# What Does Baseball Stat Ops Mean?

The answer is that OPS is a combination of a player’s on-base percentage and slugging percentage. It is used to measure a player’s overall offensive contribution.

## OPS

OPS is a baseball statistic that combines a player’s on-base percentage and slugging percentage. The resulting number is used to measure a player’s overall offensive contribution. OPS is a popular stat because it captures a player’s total offensive production in a single number.

### What is OPS?

In baseball, ops is a statistical measure that combines a player’s on-base percentage and their slugging percentage. The resulting number gives a good indication of a player’s overall offensive capabilities.

The term “ops” is short for “on-base plus slugging”, and it is calculating by adding together a player’s on-base percentage and their slugging percentage. The resulting ops number gives a good indication of a player’s ability to get on base and hit for power.

While ops is not an official baseball statistic, it is widely used by baseball analysts and fans alike. It is also used in some sabermetric models, which are used to evaluate players and make predictions about future performance.

There are some limitations to ops as a metric, but overall it is a useful tool for evaluating offensive players.

### How is OPS calculated?

On-base plus slugging, or OPS, is a relatively simple baseball statistic that combines a player’s on-base percentage with their slugging percentage to measure overall offensive productivity. The calculation is simple: just add a player’s on-base percentage and their slugging percentage together and you have their OPS.

While OPS doesn’t tell us everything we need to know about a hitter’s ability, it’s a good starting point. And because it’s easy to calculate and understand, it’s become one of the most popular statistics in baseball.

There are two important things to keep in mind when considering OPS. First, because it combines two statistics (on-base percentage and slugging percentage), it can be affected by changes in either one of those statistics. Second, because it’s a counting statistic (it counts all the hits, walks, and extra-base hits a batter gets), it is affected by playing time. So, for example, a player with a high OPS but who doesn’t play every day will have a lower OPS than a player with a lower OPS but who does play every day.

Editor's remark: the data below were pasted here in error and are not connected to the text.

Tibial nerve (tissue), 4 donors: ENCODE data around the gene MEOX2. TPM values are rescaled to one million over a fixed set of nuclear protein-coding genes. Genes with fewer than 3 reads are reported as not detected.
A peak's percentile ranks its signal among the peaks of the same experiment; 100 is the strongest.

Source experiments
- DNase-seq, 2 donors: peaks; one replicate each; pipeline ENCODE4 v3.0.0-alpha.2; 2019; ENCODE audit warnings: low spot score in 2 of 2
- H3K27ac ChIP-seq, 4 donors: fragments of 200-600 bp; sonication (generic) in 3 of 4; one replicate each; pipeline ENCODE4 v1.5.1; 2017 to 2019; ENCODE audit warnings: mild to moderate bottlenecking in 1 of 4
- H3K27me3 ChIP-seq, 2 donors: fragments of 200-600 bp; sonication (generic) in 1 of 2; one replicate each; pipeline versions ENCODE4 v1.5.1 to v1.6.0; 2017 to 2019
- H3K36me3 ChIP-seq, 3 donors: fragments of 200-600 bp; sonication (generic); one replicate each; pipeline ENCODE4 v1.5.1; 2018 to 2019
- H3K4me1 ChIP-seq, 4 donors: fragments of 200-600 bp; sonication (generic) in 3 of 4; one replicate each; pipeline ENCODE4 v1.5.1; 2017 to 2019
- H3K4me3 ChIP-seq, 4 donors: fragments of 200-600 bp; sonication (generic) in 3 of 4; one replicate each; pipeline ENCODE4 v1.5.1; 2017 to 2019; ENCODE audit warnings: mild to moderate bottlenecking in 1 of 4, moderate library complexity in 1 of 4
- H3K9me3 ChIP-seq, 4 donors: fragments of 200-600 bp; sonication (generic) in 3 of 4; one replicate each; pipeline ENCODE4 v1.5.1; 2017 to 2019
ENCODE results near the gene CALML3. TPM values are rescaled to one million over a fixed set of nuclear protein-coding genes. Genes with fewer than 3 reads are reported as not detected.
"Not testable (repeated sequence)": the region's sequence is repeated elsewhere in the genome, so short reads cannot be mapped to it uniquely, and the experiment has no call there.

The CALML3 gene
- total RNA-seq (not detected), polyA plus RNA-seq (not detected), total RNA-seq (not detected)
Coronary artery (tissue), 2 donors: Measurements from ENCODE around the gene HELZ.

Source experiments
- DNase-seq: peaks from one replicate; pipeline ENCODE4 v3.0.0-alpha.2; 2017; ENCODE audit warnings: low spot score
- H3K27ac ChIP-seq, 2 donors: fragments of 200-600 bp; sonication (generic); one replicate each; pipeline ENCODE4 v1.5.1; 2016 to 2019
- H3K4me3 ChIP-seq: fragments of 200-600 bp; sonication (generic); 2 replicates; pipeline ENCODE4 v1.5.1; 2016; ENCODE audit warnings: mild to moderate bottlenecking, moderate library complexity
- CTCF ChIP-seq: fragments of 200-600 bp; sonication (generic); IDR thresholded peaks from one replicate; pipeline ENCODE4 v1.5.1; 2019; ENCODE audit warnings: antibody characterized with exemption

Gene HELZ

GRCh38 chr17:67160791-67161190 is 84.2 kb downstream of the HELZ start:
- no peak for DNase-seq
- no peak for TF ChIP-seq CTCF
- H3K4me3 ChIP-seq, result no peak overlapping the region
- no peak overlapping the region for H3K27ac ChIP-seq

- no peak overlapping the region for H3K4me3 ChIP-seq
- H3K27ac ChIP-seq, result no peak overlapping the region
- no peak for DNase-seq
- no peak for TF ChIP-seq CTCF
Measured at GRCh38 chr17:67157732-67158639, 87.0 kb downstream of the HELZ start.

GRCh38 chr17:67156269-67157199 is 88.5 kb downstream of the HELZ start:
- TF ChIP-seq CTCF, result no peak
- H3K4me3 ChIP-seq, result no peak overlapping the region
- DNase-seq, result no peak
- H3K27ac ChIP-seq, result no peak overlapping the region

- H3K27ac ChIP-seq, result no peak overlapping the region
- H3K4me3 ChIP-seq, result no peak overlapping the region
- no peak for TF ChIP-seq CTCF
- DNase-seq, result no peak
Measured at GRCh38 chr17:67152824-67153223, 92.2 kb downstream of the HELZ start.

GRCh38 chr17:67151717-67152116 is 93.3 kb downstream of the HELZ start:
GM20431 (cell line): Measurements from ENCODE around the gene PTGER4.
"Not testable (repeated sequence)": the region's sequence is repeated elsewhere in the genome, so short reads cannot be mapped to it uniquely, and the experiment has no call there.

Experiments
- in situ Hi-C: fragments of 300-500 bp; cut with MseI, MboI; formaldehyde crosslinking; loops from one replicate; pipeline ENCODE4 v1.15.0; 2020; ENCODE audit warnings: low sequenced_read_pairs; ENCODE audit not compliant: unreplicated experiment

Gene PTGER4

One final note: while OPS+ is often used interchangably with OPS, they are not the same thing. OPS+ is a version of OPS that has been adjusted for league average and park effects.

## What is a good OPS?

OPS stands for on base plus slugging. It is a measure of a player’s ability to get on base and hit for power. The higher the OPS, the better the player is at these two things. A good OPS is typically around .800 or higher.

### OPS by position

While there are sabermetric ways to calculate a player’s value, OPS+ (on-base plus slugging) is a quick, simple way to compare hitters (and pitchers) from different eras. OPS+ takes a player’s on-base percentage and slugging percentage and adjusts it to the league average. The final number is then adjusted so that 100 is league average, 110 is 10 percent better than league average, etc.

For example, if the league OPS is .750 and a player has an OPS of .800, his OPS+ would be 133. If the next season the league OPS increased to .775 but the player’s stayed at .800, his OPS+ would drop to 129 because he’s not as far above the new league average.

Here are the 2018 leaders in OPS+ by position:

1B – Joey Votto, Cincinnati Reds (170)
2B – Jose Altuve, Houston Astros (164)
3B – Anthony Rendon, Washington Nationals (143)
SS – Francisco Lindor, Cleveland Indians (136)
C – J.T. Realmuto, Philadelphia Phillies (124)
OF – Mookie Betts, Boston Red Sox (168)
OF – Mike Trout, Los Angeles Angels of Anaheim (165)
OF – Khris Davis, Oakland Athletics (149)

### OPS by era